As an aspiring reporter, it has been quite troubling, to say the least, to hear the sentiments of President Donald Trump with regards to the media. Throughout his campaign and into his presidency thus far, he has shown a disdain for reporters who challenge his statements and positions, often labeling reports he doesn’t like as “fake news.”
As a person who relies on the media on a daily basis, I feel as though the type of rhetoric that Trump uses speaks volumes about his character. While a small number of people without professional standards but with access to modern technology do create false stories, it is unfair to paint all media outlets with that broad brush simply because they don’t consistently praise President Trump.
The president has demonized some media simply for stating the facts. He has accused prominent media outlets such as CNN and the New York Times as being “fake news.” These media are among the places I’ve always depended on for supplying balanced news; now they are in Trump’s focus as part of his war on the media.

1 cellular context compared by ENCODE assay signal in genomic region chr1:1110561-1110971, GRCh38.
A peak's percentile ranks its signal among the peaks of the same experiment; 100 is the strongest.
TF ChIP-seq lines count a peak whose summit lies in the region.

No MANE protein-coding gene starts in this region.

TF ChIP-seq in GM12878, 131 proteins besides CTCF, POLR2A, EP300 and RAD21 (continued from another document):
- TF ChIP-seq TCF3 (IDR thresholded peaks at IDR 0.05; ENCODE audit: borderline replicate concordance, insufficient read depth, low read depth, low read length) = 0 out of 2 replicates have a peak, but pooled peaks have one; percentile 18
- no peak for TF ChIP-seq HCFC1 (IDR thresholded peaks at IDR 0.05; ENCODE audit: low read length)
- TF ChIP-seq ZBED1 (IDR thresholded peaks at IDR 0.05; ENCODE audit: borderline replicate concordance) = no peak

The fact that these two media outlets were barred from a recent press gathering with White House Press Secretary Sean Spicer is more than disheartening. The media has an obligation to report fairly and honestly and, while they may often present President Trump in a negative light, the media has a right to present the president as a human being who is flawed.
The media would be doing a disservice to American citizens if they presented the commander-in-chief as a perfect individual because that’s when we begin to accept things that may not be as they seem.
As disappointing as recent events have been, I feel that the events have motivated me to be a journalist more than ever before. Media has played such a role in my life that it’s a part of the fabric of my daily life, whether it be social media, local or national media.
Not only is reporting factual news important; it is essential to our democracy and a way for millions to remain informed. One of the main reasons that the media has been heavily involved in most of our lives is because we trust those networks to provide us with the best and most accurate information available, whether it is positive or negative.
The truth is unbiased and no individual in this country should be immune from criticism, especially if we want our country to improve.
— Monica Pittman